Many businesses throughout Tennessee have been thrown into tumult thanks to the global COVID-19 pandemic, social unrest, and the resulting economic hardships. As we look forward to the latter half of the year, there are still many unknowns. Consider the following questions:
- What will any of this look like in the fall, when schools traditionally re-open, enabling parents to work outside the home?
- Will businesses fully re-open—or re-close?
- What will the fallout be for each of these potential circumstances?
- If you’re the owner of a traditional brick-and-mortar business, does it make sense to wait it out?
- If you can move all your work online, should you?
- And what about employees and their ability to work with family obligations?
There are many unknowns but there are also steps you can take now to rebuild your business after this tumultuous summer.
Getting Help for Your Business
The Tennessee Department of Commerce & Insurance has issued guidance to Tennessee businesses. From barbershops and beauty salons to funeral professionals, all Tennessee businesses are encouraged to check with the department to find out about state and local assistance programs. The site also houses deadlines and requirements for applying for state assistance.
Tennessee Business Relief Program
A program launched by the Tennessee Department of Revenue, the “Tennessee Business Relief Program” will reimburse small businesses for expenditures they’ve had to make in response to the mandatory closure of businesses across the state. No application is required. The Department of Revenue will determine eligibility on a business-by-business case, based on the information registered through taxes. Businesses began being notified in late June.
Resources for Startups
Launch Tennessee, a public-private partnership that aims to support tech startups throughout the state, has created a COVID-19 resource website aimed at helping businesses reopen or remain open during the pandemic. These resources are wide-ranging from how to stay in touch with a remote workforce, tips for in-house communication, how to protect your staff from COVID-19 exposure to video conferencing etiquette, and guidance for cleaning and disinfecting work sites.
While some startups or companies familiar with freelancers may start out ahead of the game when it comes to managing a remote workforce, there’s likely a learning curve for other businesses. But in these times of a global pandemic, work must be reimagined. Entrepreneur magazine recently suggested tips for managing a remote workforce:
- Understand your needs. Assess your process at work (or your former process at work) to see what your specific needs are.
- Get help from remote services. Use external HR departments, IT support, and marketing to keep your company lean—and remote.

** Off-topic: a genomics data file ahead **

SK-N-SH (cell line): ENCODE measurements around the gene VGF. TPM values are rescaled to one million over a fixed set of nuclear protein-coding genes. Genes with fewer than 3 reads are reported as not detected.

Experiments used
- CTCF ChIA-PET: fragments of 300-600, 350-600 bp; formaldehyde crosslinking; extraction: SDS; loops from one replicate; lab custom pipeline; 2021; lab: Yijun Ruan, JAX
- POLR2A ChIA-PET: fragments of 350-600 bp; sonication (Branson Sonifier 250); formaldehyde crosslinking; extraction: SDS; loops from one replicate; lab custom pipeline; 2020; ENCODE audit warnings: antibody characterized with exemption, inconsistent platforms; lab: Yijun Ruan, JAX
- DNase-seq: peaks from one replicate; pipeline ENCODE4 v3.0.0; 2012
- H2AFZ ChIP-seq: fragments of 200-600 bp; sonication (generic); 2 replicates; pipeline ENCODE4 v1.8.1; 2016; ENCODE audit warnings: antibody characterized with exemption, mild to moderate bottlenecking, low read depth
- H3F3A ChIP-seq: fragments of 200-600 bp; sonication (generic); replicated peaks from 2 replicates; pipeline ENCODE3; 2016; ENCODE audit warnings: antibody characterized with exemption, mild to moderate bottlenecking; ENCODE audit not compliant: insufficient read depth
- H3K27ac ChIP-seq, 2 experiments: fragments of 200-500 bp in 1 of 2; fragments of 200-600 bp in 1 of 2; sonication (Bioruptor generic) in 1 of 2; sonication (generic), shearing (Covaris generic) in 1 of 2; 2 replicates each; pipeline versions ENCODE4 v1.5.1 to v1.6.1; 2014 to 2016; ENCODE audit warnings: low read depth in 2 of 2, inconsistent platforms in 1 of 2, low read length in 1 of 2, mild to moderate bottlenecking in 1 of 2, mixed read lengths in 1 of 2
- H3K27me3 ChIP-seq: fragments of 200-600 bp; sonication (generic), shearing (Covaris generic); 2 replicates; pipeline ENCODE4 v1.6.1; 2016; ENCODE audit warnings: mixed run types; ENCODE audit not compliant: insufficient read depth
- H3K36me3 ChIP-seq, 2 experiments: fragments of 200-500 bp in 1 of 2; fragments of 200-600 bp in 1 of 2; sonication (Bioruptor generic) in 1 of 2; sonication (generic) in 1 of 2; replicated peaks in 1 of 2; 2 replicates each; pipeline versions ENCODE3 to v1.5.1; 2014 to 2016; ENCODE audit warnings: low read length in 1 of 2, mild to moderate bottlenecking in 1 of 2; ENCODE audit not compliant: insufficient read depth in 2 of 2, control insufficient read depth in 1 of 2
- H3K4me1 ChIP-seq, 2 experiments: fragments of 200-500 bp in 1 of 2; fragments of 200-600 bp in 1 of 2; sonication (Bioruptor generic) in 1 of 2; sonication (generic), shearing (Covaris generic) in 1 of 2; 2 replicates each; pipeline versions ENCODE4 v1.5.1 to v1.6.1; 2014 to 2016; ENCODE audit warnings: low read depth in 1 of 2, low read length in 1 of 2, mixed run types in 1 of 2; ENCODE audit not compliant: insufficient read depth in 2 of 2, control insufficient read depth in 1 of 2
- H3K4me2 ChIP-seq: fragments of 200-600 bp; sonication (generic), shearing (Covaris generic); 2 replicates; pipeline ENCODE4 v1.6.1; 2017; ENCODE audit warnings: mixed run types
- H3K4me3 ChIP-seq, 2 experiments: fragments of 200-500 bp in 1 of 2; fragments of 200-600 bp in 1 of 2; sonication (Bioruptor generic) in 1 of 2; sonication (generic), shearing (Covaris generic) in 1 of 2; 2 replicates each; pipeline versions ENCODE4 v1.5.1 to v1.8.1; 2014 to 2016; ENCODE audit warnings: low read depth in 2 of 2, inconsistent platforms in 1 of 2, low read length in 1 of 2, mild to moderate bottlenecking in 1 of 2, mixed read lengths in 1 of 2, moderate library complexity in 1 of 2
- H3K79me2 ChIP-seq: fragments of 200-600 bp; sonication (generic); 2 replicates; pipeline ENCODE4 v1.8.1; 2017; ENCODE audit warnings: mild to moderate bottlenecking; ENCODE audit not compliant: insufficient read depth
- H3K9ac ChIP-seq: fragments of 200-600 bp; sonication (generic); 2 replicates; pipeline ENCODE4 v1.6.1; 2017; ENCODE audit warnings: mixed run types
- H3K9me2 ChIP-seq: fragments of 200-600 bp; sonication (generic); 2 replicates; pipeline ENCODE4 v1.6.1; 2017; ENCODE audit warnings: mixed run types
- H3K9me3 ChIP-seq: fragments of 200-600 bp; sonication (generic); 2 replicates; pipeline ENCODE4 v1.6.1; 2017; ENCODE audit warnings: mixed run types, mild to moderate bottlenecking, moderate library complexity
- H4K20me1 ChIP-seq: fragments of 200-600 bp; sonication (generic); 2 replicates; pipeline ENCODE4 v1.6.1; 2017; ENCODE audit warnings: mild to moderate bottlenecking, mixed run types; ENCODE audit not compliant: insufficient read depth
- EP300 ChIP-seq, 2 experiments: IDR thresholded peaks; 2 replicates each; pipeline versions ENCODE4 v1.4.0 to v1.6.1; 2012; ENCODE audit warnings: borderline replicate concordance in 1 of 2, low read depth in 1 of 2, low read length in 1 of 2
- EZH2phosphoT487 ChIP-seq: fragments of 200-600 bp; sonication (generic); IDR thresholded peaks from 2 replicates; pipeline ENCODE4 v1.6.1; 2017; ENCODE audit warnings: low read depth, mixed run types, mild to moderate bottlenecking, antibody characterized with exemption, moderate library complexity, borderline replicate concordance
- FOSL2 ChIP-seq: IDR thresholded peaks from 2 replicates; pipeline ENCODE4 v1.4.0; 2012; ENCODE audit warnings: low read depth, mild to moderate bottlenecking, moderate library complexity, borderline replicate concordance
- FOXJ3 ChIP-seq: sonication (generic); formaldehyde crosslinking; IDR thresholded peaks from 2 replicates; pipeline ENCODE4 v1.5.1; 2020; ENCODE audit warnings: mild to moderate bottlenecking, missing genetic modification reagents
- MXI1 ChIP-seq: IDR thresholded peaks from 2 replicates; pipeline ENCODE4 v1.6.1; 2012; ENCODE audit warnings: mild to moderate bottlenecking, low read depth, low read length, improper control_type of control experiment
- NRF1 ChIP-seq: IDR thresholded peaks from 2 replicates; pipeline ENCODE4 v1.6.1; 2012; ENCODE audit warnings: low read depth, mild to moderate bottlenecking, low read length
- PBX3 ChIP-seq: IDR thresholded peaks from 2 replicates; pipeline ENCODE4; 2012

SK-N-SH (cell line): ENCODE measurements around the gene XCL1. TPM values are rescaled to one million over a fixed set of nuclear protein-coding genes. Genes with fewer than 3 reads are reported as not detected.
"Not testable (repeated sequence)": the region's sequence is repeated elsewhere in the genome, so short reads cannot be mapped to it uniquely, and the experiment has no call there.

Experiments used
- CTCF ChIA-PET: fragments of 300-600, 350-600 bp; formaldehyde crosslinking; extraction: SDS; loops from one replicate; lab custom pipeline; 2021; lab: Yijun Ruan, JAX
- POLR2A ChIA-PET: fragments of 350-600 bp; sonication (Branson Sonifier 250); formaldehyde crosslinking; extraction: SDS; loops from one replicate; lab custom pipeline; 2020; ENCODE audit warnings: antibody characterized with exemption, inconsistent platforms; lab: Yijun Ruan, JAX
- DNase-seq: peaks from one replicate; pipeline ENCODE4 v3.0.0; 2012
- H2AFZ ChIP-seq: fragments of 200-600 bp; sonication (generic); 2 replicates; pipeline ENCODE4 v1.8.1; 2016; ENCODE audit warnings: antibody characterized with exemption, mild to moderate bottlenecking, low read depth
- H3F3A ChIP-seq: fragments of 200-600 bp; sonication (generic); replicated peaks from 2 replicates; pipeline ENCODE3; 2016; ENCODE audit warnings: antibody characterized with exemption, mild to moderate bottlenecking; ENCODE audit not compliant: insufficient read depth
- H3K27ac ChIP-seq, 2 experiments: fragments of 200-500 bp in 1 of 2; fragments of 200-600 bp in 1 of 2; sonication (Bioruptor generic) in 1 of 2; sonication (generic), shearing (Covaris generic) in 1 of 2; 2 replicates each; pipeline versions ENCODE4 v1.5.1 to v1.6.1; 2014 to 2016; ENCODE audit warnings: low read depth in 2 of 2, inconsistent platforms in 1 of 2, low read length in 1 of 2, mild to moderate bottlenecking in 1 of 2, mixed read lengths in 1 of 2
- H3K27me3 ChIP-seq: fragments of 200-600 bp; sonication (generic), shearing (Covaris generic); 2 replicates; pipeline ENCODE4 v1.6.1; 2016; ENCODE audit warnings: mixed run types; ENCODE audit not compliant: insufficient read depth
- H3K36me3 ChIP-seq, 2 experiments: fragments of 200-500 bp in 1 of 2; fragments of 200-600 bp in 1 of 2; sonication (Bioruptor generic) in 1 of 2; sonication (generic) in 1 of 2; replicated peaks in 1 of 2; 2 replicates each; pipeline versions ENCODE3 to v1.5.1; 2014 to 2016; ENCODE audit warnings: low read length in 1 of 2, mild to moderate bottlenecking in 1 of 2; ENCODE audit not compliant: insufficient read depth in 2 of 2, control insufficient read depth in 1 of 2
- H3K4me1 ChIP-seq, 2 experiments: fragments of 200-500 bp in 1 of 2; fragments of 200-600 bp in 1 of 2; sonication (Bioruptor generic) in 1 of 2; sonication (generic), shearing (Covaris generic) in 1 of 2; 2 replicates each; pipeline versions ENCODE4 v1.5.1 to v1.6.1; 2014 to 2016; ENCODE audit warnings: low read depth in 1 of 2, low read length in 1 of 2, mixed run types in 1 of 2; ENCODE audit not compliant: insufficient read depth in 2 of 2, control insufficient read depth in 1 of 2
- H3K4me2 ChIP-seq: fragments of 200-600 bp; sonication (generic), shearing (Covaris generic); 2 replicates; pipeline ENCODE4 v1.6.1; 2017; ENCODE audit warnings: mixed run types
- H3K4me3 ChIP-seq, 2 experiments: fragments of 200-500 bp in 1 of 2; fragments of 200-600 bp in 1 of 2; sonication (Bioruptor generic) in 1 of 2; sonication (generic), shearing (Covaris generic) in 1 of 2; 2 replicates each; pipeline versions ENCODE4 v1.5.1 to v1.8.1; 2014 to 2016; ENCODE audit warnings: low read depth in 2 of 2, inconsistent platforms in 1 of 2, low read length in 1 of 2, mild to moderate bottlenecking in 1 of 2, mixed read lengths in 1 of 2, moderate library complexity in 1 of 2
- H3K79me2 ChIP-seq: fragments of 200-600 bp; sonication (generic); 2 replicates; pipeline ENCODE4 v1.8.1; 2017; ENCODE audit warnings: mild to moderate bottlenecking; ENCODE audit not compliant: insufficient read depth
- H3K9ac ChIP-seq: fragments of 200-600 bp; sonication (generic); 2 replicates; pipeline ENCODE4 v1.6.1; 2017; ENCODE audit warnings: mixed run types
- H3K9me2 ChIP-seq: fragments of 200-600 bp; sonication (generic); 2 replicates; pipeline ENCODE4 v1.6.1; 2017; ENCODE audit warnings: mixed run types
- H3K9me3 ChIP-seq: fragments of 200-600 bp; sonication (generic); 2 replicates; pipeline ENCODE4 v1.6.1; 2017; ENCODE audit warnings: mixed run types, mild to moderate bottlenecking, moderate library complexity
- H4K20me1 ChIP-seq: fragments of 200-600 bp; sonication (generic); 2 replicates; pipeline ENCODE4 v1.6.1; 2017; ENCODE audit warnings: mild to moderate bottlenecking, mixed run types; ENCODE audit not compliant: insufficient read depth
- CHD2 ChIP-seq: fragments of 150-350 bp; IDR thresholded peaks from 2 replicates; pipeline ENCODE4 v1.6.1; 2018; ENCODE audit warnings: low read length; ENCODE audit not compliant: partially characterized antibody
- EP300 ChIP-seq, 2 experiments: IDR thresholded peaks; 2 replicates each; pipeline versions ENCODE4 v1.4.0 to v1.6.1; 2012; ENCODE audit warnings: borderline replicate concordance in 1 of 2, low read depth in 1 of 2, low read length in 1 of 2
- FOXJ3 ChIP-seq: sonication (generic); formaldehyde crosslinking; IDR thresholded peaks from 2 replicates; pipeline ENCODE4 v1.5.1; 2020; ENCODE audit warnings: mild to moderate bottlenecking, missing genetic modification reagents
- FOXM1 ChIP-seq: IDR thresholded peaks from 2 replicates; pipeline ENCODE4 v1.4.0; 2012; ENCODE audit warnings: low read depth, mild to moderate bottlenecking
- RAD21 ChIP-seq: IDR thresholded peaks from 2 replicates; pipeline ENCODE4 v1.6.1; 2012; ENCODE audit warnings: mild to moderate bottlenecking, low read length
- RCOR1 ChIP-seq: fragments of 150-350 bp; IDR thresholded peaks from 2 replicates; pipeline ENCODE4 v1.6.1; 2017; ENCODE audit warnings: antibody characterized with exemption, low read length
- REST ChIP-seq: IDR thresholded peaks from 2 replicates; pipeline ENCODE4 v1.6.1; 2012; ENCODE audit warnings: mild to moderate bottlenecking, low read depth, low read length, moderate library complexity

- Centralize your systems. Consider cloud-based services and systems so your employees can access files and connect to your company.
- Set up a communication plan. Do you want daily check-ins? Will those be by phone, email, or video chat? How will documents be shared, approvals routed?
These tips can be very helpful for companies as they set up off-site work on the fly, with little preparation.
Launch Tennessee provides a more comprehensive guide to creating, managing, and succeeding with a remote workforce. From managing productivity and goal-setting to security and IT support, the guide provides concrete examples of successful strategies for the transition to remote business.
Race in the Workplace
Covid-19 hasn’t been the only headline this summer. Protests across the country have spurred a continued national discussion on race relations. But should these conversations happen in the workplace? And what if “the workplace” is your home, as part of a remote workforce?
University of Pennsylvania’s Wharton School published an article on the subject, discussing the “RACE” framework “for use by middle managers in corporate environments who would like to begin talking about race in the workplace.” The outline of the article is as follows:
R – Reduce anxiety by talking about race anyway.
A – Accept that anything related to race is either going to be visible or invisible.
C – Call on internal and external allies for help.
E – Expect that you may need to provide some “answers,” practical tools, etc.
The article makes the point that, if appropriate, it is the role of managers to start the hard conversations around race. Managers can also lean on other managers or allies to help in their workplace plans for these discussions. They can also rely on publicly available resources and adapt them to their workplace.
These are surely challenging times we are facing, but with the right toolbox, business owners can confront them with confidence and compassion.